After a month of suspension, the Polio vaccine programme is set to return across the country, albeit with a number of changes. Reforms will be made to the operational structure of the polio programme, which includes reducing the number of visits and follow-ups by polio vaccination teams, eliminating the use of data registers and limiting the number of questions families are asked.

Time to deliberate and rethink our approach towards countering polio was needed, considering the backlash that occurred last month against polio vaccines. Due to fake reports and misinformation about the after-effects of the vaccine, local people in Khyber-Pakhtunkhwa refused to get their children vaccinated, which had a spillover effect across the country. Despite all the reports being untrue, the government temporarily suspended the polio programme in view of polio workers’ safety, and in order to come up with reforms to tackle decades of misinformation and malicious maligning of the polio vaccine by bad-faith actors.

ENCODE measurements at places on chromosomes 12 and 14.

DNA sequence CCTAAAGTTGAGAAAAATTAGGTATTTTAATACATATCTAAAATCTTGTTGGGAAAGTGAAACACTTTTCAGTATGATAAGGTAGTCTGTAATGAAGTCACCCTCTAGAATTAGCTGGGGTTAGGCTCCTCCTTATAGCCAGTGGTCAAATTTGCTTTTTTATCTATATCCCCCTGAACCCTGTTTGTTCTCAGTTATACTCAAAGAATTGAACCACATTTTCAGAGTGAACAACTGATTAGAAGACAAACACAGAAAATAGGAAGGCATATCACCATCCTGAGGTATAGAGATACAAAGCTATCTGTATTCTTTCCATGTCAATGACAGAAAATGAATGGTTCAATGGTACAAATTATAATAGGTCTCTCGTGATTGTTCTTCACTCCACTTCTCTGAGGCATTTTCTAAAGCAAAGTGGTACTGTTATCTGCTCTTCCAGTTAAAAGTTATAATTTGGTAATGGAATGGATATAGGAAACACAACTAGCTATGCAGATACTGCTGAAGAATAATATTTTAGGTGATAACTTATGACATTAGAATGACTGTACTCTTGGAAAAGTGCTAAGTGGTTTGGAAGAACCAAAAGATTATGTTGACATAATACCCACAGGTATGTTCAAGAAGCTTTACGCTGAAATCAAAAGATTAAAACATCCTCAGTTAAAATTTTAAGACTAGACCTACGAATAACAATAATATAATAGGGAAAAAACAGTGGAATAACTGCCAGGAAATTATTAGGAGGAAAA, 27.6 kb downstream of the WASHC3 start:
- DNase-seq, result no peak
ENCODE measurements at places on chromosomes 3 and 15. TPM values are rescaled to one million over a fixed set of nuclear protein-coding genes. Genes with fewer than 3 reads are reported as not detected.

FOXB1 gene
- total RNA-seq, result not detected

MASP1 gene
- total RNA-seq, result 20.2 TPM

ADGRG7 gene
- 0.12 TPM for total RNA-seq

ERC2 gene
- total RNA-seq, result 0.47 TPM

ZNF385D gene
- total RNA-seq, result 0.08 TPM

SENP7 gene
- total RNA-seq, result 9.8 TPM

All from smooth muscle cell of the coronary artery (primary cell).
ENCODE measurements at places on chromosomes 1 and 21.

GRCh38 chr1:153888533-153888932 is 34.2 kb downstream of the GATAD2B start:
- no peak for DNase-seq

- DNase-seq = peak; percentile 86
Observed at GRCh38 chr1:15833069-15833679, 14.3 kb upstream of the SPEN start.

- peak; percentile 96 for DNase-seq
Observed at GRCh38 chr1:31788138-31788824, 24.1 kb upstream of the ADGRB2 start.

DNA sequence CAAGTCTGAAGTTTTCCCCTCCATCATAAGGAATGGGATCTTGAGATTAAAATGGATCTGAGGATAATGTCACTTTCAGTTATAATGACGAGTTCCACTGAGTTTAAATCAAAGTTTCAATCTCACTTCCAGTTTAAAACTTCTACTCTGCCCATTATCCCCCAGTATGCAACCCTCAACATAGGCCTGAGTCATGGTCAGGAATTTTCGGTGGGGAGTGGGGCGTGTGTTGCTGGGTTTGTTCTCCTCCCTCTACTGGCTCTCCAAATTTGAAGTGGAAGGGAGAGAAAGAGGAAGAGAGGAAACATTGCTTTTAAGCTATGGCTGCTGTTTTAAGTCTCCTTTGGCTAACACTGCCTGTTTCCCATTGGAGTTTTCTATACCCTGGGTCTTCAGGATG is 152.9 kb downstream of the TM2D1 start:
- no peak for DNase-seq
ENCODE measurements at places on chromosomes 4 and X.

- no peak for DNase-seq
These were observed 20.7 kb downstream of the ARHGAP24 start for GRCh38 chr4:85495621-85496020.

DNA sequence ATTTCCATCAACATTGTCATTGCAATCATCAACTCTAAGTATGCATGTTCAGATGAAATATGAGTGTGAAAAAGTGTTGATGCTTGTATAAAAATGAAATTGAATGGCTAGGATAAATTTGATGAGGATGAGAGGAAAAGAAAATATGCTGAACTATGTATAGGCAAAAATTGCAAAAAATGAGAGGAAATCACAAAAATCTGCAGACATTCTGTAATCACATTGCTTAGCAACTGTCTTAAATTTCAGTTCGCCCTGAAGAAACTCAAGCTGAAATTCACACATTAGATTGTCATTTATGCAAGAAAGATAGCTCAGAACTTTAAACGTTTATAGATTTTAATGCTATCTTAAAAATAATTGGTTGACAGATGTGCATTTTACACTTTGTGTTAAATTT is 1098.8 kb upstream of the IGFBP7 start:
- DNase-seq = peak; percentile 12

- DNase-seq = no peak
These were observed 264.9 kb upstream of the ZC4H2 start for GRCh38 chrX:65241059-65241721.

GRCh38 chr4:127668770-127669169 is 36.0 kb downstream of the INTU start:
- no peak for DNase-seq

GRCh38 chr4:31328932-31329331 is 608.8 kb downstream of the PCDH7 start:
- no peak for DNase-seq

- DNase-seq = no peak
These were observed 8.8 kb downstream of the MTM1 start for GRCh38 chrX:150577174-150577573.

It is excellent that the drive is back on track, and the changes made make sense in context. Reducing the number of questions being asked to respondents can prevent those already paranoid about the vaccine from panicking and can dispel qualms about privacy. Fewer visits can protect polio workers and restore community trust. Emphasis on larger mediums through which the virus is spread, like sewage systems, will also help counter the virus more effectively and win popular support of the local community as well. Pakistan is one of the two countries of the world where poliovirus cases are still reported-our prerogative should be to limit the cases of polio in the most effective and swiftest way. Extraneous protocols can be discarded if the main objective of delivering the vaccine and ending the virus is achieved.